Once a COVID-19 cooling zone, Napa County now a hot spot as cases rise and restrictions tighten

As rain fell on Napa Wednesday, it felt like salt on an old economic wound as the county turned back the clock.
NAPA COUNTY, Calif. (KGO) -- When Gov. Gavin Newsom hit his proverbial COVID-19 brakes two days ago, it hit California counties like whiplash

Wednesday morning, Napa County saw the impact.

Tuesday night, Napa went to sleep in the orange tier and they woke up in the purple, meaning stricter measures took effect.

As rain fell on Napa Wednesday, it felt like salt on an old economic wound.

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Napa County had been doing so well and then the spike hit.


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Napa went from only four cases per 100,000 in October, to an unadjusted 22.1 just two days ago.

Once a COVID-19 cooling zone, Napa is now a hot spot and the numbers seen Wednesday reflect realities of two weeks ago.

The numbers surprised no one. They had been watching. And the numbers recorded Wednesday still run two weeks behind what's coming back from the state.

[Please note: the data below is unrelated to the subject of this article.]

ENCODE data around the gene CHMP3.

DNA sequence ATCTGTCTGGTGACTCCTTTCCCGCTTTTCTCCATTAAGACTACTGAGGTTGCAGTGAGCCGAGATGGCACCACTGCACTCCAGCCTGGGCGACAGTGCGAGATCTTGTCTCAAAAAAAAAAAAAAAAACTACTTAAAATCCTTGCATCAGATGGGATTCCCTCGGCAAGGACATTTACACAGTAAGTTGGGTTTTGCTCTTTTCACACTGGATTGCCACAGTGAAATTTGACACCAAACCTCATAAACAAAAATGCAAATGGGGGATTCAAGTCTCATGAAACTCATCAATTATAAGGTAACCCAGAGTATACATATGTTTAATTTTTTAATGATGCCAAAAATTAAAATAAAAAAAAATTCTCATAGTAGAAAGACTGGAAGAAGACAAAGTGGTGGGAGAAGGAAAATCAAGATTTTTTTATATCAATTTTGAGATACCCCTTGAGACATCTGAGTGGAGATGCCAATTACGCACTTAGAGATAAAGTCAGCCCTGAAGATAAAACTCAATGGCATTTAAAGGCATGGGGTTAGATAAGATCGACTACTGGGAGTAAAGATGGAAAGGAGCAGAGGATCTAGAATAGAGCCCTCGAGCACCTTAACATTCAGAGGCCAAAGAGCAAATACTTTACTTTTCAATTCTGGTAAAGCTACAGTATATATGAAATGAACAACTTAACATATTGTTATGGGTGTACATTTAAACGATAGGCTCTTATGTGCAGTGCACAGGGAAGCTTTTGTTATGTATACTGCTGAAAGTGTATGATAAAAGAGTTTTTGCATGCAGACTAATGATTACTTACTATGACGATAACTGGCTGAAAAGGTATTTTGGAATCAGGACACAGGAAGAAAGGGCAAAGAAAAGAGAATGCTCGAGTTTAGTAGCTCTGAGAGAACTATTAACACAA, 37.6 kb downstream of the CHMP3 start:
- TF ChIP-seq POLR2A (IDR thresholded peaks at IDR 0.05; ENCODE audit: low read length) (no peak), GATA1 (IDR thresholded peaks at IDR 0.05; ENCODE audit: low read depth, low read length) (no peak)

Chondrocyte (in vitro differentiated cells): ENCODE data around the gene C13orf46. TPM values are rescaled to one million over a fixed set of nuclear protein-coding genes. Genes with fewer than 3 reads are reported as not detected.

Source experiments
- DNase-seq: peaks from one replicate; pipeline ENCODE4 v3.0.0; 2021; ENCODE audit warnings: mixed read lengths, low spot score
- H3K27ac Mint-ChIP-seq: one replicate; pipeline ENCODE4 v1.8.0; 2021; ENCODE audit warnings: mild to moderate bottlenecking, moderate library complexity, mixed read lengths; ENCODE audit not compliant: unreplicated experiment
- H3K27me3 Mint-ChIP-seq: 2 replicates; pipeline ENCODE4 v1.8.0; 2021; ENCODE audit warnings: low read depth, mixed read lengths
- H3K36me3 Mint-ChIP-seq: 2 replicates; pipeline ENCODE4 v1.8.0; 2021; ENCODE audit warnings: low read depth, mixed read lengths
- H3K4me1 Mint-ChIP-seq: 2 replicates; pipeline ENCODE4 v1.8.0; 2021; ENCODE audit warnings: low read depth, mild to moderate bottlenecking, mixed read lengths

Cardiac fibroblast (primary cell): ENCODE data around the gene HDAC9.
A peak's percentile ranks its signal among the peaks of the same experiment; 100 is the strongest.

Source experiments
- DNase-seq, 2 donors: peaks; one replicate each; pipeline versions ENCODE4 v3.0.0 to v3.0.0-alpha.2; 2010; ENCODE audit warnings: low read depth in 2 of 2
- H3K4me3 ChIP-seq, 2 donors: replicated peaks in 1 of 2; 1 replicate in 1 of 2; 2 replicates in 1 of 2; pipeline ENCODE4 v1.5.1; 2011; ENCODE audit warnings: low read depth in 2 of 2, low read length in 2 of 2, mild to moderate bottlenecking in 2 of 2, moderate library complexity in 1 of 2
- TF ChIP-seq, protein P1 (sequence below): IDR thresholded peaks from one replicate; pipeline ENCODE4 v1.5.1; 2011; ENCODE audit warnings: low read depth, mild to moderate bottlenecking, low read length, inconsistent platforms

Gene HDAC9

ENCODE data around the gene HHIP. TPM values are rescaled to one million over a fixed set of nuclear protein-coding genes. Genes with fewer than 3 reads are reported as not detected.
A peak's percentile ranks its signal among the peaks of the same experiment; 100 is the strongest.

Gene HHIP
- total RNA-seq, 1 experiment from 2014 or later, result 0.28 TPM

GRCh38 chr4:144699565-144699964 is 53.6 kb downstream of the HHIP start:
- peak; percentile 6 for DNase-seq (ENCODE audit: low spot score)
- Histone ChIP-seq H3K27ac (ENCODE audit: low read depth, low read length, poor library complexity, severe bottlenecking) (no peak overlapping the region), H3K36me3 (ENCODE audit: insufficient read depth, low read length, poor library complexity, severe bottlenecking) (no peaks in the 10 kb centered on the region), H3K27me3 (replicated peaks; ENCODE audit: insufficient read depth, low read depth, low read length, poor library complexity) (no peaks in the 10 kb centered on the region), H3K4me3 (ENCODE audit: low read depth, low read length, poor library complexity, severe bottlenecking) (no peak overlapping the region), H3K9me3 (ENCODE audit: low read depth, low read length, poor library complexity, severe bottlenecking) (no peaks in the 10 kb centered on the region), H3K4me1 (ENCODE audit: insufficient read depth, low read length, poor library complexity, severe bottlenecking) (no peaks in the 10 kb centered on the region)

They could get worse.

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"Our COVID rate is over 20 but after you apply a testing credit, we get it down to 14," said Napa County Supervisor Alfredo Pedroza.

He also knows the implication of those numbers.

"People are going to lose their jobs this week. Businesses will decide if they are going to keep their doors open," he said.

For wine merchant Adam Housley, it's a tough reality.

Purple means no service inside and limited tasting outside. The same goes for restaurants. He's frustrated by the state sending mixed messages about how to keep people safe in his business.

"It's a dangerous thing we're facing," Housley said. "But we know what we're facing. Let's do it right and figure it out."

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Napa County is particularly vulnerable because it relies so heavily on tourism.

"We have lost millions of dollars," said Pedroza.

But good for business may not be so good for county health

Bakery owner Toni Chiappetta cannot count how many times she has to tell customers to wear masks.

"Everybody is tired of it," she said. "I get it. People were getting complacent, I think."

Now, they're purple and winter is coming.

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